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Back in 1997 we wanted to know what famous people liked to read. Now in 2004 we have contacted additional sports figures, politicians, musicians, writers, actors and business people. Below is the new list of books that famous people are reading!

R.L. Stine's favorite books:

"Wonderful fantasy novels that I didn't want to end."

"Wonderful fantasy novels that I didn't want to end."

"Wonderful fantasy novels that I didn't want to end."

"Wonderful fantasy novels that I didn't want to end."

"I don't read much nonfiction -- I don't like anything real -- but this book reads like a fabulous novel. The nation's best architects get together in rough-and-tumble 1890's Chicago to build an Unforgettable World's Fair -- and just a few blocks away, a serial murderer is killing dozens of young women. Amazing history, gruesome murders, early Chicago politics, geniuses struggling to build something unforgettable -- there's enough for endless discussion!"

"Wonderfully told, hilarious Midwestern adventures, wise and goofy at the same time, by one of my all-time heroes."

"A perfect thriller. I wish Ira Levin would write more!"

"I love any book with a narrator who doesn't have a clue as to what's really taking place, and this is the best of them by far. I've read most of Nabokov. Ada and Lolita are other favorites."

"One of the cleverest, most outrageous, slyest mysteries I've ever read."

"The first book that made me laugh till I had tears running down my face. A pretty-much-forgotten Midwest humorist, one of my heroes."

"A hilarious classic... a wonderful, twisted masterpiece that will always be funny"

"Some people argue that Uncle Dynamite is funnier, but this is my favorite -- by my favorite author. I've read about 80 of them!"

"a masterpiece of writing, much under-rated, an incredible rendering of a lost time and place." He continues, "Something on every page is so beautiful it makes you want to cry."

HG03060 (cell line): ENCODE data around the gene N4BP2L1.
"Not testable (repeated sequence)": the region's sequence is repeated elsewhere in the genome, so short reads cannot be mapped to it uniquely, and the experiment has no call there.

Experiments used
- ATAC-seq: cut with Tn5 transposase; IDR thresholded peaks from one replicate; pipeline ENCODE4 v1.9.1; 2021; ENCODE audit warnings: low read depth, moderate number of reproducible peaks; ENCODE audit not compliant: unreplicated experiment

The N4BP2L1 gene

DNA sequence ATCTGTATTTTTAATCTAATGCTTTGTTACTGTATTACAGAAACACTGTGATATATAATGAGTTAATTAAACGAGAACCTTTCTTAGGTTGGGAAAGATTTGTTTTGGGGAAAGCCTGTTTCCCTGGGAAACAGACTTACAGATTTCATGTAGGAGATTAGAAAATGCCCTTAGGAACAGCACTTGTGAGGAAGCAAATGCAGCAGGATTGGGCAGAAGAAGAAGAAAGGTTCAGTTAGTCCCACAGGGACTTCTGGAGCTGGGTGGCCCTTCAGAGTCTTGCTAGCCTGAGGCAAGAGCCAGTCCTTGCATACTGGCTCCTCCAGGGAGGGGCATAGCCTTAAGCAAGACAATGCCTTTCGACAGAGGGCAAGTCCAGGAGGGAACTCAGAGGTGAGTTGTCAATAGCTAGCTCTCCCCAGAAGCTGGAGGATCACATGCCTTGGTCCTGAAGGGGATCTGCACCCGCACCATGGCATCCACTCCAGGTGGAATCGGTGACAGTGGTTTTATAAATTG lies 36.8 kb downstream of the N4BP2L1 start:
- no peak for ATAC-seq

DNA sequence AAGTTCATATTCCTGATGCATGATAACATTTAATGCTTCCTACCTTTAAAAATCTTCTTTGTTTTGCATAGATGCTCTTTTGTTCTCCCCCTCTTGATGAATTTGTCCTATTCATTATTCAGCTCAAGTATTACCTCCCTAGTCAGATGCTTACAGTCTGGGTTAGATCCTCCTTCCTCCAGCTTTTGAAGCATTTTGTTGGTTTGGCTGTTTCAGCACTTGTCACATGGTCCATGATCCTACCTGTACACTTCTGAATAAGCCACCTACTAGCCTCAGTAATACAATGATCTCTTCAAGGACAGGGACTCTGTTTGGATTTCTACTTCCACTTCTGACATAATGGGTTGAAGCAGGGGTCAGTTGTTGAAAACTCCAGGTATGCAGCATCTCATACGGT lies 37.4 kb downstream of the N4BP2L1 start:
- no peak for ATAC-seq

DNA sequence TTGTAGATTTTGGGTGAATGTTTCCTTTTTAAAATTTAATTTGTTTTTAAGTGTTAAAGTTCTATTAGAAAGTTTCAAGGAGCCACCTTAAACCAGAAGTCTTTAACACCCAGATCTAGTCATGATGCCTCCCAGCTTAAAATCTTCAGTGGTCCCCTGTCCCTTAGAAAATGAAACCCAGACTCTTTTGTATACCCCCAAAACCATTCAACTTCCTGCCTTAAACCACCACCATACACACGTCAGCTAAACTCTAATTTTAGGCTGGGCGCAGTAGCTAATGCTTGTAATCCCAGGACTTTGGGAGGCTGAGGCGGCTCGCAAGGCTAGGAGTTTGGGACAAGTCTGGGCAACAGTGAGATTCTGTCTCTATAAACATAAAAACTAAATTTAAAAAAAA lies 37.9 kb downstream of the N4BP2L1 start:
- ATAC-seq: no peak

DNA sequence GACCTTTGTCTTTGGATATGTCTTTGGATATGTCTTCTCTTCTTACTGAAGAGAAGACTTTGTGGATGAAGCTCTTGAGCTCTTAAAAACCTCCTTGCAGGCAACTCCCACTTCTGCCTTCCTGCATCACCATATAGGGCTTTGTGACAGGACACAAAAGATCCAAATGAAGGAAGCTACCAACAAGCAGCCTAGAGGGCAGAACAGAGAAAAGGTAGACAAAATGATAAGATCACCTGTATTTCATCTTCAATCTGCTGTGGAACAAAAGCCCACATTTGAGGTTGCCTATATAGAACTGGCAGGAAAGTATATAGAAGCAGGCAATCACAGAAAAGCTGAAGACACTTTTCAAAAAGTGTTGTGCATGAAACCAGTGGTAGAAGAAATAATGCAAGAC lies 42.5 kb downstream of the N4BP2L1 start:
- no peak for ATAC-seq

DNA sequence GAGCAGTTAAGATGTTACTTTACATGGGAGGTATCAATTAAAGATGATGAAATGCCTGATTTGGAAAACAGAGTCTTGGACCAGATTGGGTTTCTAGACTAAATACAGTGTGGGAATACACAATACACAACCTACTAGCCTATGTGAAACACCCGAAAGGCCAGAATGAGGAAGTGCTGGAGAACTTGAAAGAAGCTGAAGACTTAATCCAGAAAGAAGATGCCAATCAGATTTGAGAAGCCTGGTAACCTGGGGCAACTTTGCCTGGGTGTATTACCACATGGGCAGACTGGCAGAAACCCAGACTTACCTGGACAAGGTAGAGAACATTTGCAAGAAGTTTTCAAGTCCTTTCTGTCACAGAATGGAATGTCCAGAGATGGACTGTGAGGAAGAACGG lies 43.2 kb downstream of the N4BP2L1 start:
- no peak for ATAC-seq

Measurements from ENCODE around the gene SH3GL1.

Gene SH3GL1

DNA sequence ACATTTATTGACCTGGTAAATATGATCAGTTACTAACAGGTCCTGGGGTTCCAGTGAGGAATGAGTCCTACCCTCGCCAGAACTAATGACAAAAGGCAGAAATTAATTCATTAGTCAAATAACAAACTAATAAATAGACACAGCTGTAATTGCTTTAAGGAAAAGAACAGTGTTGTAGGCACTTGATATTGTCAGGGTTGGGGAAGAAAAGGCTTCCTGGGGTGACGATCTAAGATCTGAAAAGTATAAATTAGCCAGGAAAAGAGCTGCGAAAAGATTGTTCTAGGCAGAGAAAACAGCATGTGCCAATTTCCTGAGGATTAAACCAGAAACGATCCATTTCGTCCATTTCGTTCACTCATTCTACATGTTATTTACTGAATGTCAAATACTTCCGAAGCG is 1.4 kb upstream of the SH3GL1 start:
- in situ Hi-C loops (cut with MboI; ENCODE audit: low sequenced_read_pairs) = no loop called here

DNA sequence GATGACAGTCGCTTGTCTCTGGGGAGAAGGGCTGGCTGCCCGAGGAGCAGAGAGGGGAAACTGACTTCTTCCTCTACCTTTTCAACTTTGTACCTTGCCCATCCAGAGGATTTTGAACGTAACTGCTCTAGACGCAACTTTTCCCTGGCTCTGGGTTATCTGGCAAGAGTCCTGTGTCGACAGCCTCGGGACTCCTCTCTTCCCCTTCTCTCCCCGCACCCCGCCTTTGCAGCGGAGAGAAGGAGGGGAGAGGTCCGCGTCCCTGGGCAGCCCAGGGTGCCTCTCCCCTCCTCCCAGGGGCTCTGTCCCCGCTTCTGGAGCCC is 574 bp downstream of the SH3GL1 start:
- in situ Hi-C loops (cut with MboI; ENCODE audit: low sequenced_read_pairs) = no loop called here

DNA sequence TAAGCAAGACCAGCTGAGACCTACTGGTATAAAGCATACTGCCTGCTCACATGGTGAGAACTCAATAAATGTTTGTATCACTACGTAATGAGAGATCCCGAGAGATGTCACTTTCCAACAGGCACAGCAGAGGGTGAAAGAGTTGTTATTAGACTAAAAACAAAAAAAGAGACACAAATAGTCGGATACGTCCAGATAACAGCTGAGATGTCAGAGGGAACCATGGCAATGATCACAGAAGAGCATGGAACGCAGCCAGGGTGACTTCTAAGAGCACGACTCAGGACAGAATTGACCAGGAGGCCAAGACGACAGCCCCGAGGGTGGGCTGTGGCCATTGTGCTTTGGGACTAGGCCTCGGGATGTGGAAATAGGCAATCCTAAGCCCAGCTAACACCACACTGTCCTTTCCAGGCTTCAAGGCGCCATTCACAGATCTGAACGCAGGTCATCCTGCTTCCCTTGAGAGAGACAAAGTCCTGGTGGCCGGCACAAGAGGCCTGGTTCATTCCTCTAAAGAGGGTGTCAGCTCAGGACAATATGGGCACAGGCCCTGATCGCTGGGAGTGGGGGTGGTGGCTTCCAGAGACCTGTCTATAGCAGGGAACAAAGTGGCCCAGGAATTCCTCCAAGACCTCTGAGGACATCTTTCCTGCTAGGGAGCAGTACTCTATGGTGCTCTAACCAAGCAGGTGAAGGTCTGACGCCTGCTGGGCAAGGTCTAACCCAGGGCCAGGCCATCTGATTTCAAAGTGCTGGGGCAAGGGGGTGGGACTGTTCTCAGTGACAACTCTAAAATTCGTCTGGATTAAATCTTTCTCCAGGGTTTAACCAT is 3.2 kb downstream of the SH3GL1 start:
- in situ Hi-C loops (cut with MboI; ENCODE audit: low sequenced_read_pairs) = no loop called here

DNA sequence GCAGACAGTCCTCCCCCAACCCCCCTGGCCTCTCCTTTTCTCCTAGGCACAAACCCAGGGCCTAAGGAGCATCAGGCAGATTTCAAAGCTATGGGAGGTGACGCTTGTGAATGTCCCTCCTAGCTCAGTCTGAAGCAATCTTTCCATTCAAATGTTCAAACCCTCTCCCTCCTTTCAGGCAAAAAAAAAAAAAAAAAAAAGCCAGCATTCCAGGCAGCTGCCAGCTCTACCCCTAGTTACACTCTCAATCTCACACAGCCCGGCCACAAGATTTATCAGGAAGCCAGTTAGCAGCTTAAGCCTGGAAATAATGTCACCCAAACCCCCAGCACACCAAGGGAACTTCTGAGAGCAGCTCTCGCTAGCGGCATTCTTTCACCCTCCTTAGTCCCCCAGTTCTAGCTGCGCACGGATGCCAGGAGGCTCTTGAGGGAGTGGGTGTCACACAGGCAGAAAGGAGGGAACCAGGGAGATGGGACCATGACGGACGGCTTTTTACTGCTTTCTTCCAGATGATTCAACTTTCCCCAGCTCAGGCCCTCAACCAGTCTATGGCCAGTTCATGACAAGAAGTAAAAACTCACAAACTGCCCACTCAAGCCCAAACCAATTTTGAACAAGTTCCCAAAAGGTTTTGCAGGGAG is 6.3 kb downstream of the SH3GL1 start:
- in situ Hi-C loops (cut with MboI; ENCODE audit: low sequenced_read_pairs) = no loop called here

"I always tell kids this is the scariest book ever written!"


R.L. Stine Who?

R.L. Stine is the wildly successful author of the Goosebumps books, a horror series for young readers. Stine began writing for young audiences early in his career, with work for Junior Scholastic Magazine and on books like 101 Silly Monster Jokes and Bozos on Patrol. He created and edited the comedy magazine Bananas before turning to teen horror with his 1986 novel Blind Date. Stine began the Fear Street series in 1989, and then launched the Goosebumps series in 1992. The Goosebumps books, with titles like Brain Juice, My Hairiest Adventure and It Came From Beneath the Sink!, were an international success and the series was turned into a syndicated TV series in 1995. Stine launched another series of stories, The Nightmare Room, in 1999; it also was adapted for television (in 2001). Like J.K. Rowling, Stine has been credited with encouraging young readers, while at the same time he has weathered criticism for writing stories based on the occult. His autobiography, It Came from Ohio! My Life as a Writer, was published in 1997. Stine graduated from Ohio State University in 1965 with a degree in English... In a 2001 interview with Teen Ink magazine, Stine reported that "Goosebumps has sold 220 million in this country... Altogether I've sold over 300 million books."

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